Hibernating bears have heart rates of 10-15 beats per minute, yet they do not develop congestive heart failure. Despite accumulating enormous amounts of fat and acquiring insulin resistance, they do not suffer metabolic diseases. And they maintain muscle strength in the near absence of weight-bearing activity.
If we could crack these feats of physiology, perhaps we could apply the knowledge towards therapeutic targets for the prevention and treatment of numerous human diseases.
The Project that Shed Light on the Metabolic Mystery of Brown Bears
Washington State University researchers have come several steps closer to characterizing the hibernation phenotype by analyzing differential gene expression and tissue-specific isoform changes between active, hyperphagic, and mid-hibernation physiological states in the brown bear (Ursus arctos).
Led by the lab of Joanna L. Kelley (@joannalkelley), the team first identified more than 10,000 genes differentially regulated in adipose (fat), liver and muscle tissues between active and hibernating states
In a new preprint, they report the extent of tissue-specific isoform changes that take place during hibernation, revealed via PacBio long-read isoform sequencing (Iso-Seq).
The project, which was supported by a PacBio SMRT Grant, involved sequencing and analysis of tissues from three bears using the Iso-Seq method for full length RNA transcripts. The Sequencing & Genotyping Center at the University of Delaware sponsored the grant and processed the RNA with the help of the center’s director, Bruce Kingham (@bkingham).
“Single Molecule, Real-Time Sequencing Iso-Seq is ideal for identifying the full-length isoforms that are differentially expressed between seasons,” the authors wrote.
By combining the Iso-Seq data across samples and replicates, they obtained a total of 6.1 million full-length HiFi reads. After running the long reads through analysis, mapping to the reference genome, and filtering for library artifacts, they obtained 76,071 unique, full-length isoforms ranging from 150 bp – 16.5 kilobases (kb).
They merged these isoforms with the existing reference transcriptome (which contained 30,263 genes encompassing 58,335 transcripts) and found a total of 31,829 genes encompassing 107,649 transcripts, thus greatly increasing the number of known transcripts.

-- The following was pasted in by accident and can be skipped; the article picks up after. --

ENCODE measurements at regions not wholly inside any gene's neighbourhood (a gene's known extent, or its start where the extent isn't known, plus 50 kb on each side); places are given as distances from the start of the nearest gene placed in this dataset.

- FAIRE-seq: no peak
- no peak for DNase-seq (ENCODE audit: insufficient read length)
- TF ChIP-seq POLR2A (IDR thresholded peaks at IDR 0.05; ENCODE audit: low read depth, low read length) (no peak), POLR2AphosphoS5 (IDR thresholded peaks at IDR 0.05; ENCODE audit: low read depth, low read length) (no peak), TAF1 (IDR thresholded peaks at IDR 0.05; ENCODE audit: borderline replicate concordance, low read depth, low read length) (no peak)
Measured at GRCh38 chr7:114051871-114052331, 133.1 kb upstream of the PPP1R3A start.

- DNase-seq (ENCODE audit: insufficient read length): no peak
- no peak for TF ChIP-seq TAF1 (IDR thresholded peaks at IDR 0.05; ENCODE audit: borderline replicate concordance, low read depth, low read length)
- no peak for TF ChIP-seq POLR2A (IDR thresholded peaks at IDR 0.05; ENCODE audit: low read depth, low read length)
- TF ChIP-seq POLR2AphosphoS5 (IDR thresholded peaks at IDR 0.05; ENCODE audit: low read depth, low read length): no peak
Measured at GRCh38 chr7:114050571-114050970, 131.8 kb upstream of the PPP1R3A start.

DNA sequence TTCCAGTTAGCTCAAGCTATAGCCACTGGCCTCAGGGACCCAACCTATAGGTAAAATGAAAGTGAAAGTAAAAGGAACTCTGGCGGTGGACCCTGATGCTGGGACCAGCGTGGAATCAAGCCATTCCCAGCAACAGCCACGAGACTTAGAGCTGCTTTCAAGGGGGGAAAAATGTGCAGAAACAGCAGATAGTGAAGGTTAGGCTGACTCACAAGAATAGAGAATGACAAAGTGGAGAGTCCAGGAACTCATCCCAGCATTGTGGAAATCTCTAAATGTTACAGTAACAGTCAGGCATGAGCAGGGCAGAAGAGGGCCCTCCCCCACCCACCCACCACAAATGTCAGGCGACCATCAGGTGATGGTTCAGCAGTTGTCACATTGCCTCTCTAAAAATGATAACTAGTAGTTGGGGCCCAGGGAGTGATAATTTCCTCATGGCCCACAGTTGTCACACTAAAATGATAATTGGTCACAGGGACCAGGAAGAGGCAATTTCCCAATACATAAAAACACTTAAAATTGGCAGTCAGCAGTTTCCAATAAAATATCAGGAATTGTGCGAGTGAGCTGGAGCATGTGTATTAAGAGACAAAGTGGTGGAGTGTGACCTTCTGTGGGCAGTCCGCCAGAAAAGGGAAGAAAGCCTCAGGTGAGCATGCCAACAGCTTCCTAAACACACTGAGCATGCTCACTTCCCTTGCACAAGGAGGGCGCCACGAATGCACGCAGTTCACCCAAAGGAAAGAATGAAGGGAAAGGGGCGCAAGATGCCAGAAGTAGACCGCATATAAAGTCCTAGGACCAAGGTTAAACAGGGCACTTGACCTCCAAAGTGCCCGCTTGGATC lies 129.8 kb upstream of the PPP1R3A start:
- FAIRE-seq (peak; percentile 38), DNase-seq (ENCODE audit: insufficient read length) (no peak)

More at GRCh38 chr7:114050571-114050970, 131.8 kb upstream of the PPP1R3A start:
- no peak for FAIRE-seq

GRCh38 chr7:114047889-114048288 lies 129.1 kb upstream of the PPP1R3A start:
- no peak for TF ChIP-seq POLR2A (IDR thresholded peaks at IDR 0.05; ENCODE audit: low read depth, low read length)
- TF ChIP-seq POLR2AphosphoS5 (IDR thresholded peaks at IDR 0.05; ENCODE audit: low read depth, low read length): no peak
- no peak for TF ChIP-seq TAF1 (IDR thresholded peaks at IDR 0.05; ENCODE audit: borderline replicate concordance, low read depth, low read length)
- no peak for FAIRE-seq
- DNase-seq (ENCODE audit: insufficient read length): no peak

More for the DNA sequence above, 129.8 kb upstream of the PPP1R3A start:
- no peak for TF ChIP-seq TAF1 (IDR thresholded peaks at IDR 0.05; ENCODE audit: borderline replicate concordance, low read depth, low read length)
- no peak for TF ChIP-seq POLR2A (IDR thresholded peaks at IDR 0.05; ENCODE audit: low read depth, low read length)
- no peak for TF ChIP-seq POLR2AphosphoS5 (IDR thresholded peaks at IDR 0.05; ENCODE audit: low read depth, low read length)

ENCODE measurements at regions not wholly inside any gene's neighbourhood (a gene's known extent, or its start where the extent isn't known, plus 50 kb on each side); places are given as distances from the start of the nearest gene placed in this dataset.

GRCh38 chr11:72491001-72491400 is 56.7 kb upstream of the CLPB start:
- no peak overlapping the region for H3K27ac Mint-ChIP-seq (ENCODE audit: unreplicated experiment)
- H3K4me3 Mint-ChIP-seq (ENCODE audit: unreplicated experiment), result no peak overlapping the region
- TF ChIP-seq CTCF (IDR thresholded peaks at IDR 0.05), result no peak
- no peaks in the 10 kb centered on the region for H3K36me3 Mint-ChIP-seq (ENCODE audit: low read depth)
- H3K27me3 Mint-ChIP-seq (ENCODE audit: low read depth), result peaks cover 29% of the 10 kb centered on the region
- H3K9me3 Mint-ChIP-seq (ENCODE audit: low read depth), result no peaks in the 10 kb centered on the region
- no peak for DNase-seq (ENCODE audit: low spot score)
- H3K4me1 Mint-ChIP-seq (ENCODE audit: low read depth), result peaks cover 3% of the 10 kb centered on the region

“Importantly, this merging of the reference transcriptome with the full-length transcriptome originating from samples of interest improves the reference and could lead to the discovery of differential isoform usage (DIU) that would otherwise be missed,” the authors note.
Tying Hibernation Biology to Human Health
Analysis of the data showed that metabolically active tissues vary dramatically in their isoform usage and underscored the complexity and importance of adipose as a dynamic tissue during hibernation. It demonstrated that both transcription and RNA processing play concerted roles.
“While differentially expressed genes have shed light on hibernation biology, determining genes where functionally distinct isoforms change between seasons is the next essential biology to uncover,” the authors wrote.
“Our study provides an unprecedented view into hibernation biology through the lens of RNA processing by producing a dataset that improved the annotation of the brown bear genome and reinforced the important role adipose plays in hibernation.”
Researchers have suspected that aspects of hibernation physiology might be applicable to solving certain types of human disease. Until now, however, little has been known about the role of differential isoform expression between a bear’s hibernation and active states.
SMRT Sequencing has allowed researchers at WSU to generate the most comprehensive analysis of isoform usage. This opens doors for further research into how things like seasonal insulin resistance and sensitivity, obesity, and urine production in bears during hibernation and activity can help inform targets for disease solutions in humans.
See what happened when PacBio scientist (and now bear enthusiast) Michelle Vierra (@the_mvierra) joined the WSU team as they collected samples for the project from bears at the WSU Bear Center. She wrote an account of the experience on Medium, and filmed her meeting with Willow the bear in the video below.
For more information about the SMRT Grant and how you can apply – go here.
If you’re interested in how to identify novel gene isoforms or have questions about Iso-Seq analysis, visit our RNA Sequencing page.